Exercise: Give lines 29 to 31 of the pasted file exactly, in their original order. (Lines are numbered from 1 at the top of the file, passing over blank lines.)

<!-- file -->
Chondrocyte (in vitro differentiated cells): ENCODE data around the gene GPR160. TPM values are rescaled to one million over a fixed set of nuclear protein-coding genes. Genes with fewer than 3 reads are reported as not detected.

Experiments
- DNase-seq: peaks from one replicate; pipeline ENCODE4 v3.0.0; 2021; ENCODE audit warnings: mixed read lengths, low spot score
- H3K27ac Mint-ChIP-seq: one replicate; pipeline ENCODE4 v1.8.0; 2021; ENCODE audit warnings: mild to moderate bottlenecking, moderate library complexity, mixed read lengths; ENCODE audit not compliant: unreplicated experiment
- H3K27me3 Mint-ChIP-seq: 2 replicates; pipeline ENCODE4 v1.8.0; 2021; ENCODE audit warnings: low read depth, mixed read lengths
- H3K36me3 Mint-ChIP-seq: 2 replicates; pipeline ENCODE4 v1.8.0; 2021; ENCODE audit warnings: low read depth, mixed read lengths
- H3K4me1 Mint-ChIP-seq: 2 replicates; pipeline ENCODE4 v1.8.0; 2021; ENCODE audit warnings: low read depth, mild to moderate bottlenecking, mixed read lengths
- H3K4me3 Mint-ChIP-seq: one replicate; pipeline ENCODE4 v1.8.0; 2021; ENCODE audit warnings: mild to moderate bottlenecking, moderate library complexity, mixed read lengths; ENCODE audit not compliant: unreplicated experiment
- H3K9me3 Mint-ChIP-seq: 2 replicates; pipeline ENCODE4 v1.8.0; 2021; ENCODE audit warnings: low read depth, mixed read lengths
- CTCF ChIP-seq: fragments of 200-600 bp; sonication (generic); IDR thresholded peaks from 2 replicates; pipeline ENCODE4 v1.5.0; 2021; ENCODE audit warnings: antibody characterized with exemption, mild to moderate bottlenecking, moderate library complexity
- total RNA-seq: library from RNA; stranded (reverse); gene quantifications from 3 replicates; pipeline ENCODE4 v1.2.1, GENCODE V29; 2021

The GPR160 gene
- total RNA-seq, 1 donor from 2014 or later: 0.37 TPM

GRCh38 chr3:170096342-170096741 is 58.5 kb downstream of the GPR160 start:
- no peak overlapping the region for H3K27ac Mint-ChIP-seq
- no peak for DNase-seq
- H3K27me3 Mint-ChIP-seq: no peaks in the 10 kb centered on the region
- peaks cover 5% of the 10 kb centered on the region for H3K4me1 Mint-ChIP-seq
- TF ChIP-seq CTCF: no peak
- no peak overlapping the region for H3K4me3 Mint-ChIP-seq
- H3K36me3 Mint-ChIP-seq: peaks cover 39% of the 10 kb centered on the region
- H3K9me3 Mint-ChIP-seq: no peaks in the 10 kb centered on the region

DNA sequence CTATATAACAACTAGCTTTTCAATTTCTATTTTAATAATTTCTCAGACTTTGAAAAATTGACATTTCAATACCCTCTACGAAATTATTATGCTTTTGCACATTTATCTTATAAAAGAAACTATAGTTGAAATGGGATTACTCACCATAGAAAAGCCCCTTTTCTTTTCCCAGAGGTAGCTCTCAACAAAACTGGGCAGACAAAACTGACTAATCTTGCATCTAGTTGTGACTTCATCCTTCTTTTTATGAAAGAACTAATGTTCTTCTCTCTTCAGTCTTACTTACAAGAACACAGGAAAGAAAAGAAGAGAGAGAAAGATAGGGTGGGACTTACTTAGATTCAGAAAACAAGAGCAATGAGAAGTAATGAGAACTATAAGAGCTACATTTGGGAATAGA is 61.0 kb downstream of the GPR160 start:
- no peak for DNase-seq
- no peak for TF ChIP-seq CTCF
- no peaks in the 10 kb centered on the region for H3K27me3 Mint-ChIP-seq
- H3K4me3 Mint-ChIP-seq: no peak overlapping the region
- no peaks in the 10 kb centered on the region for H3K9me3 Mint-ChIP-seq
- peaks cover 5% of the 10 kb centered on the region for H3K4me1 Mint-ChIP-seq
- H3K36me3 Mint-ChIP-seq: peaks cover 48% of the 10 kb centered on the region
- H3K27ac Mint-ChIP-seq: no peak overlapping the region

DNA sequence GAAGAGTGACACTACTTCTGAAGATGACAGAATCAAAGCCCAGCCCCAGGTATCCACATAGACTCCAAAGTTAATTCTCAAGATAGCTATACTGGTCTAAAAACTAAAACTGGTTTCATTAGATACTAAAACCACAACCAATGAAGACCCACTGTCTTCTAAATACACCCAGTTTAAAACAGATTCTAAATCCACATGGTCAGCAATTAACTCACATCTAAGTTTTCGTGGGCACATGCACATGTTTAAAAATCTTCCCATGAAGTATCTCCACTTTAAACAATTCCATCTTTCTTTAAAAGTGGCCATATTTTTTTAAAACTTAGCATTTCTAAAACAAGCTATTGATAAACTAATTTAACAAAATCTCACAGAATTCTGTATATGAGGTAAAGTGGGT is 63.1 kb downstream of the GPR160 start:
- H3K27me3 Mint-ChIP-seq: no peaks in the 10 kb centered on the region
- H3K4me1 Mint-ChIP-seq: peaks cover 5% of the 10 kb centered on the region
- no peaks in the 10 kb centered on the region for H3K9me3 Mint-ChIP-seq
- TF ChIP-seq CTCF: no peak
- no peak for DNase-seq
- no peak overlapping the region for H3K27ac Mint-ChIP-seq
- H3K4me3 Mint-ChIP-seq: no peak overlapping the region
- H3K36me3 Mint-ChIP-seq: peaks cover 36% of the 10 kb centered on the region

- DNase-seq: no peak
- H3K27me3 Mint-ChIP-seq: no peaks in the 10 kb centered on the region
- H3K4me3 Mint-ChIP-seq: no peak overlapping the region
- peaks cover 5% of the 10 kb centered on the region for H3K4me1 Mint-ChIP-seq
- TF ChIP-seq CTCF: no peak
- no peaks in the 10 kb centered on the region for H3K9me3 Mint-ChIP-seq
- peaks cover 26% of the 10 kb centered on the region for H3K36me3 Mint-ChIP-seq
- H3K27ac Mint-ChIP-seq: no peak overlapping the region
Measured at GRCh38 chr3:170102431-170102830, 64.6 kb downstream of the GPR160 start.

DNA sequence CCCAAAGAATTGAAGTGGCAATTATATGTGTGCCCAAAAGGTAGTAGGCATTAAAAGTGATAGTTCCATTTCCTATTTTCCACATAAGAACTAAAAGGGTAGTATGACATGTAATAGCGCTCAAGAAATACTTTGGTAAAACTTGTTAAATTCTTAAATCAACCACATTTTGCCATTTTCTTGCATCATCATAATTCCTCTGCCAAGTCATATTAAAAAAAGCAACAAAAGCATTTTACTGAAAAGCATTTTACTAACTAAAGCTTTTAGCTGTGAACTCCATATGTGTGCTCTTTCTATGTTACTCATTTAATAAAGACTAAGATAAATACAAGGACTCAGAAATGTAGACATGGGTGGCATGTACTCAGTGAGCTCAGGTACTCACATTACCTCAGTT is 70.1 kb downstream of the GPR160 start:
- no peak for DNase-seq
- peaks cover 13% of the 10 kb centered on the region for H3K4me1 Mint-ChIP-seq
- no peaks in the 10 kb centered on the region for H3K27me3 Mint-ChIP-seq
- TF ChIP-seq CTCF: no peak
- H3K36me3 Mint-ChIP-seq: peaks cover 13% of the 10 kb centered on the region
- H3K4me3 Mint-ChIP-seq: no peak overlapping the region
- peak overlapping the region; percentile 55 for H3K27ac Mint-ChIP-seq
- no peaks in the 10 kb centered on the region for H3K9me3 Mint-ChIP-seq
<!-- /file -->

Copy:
- peaks cover 5% of the 10 kb centered on the region for H3K4me1 Mint-ChIP-seq
- H3K36me3 Mint-ChIP-seq: peaks cover 48% of the 10 kb centered on the region
- H3K27ac Mint-ChIP-seq: no peak overlapping the region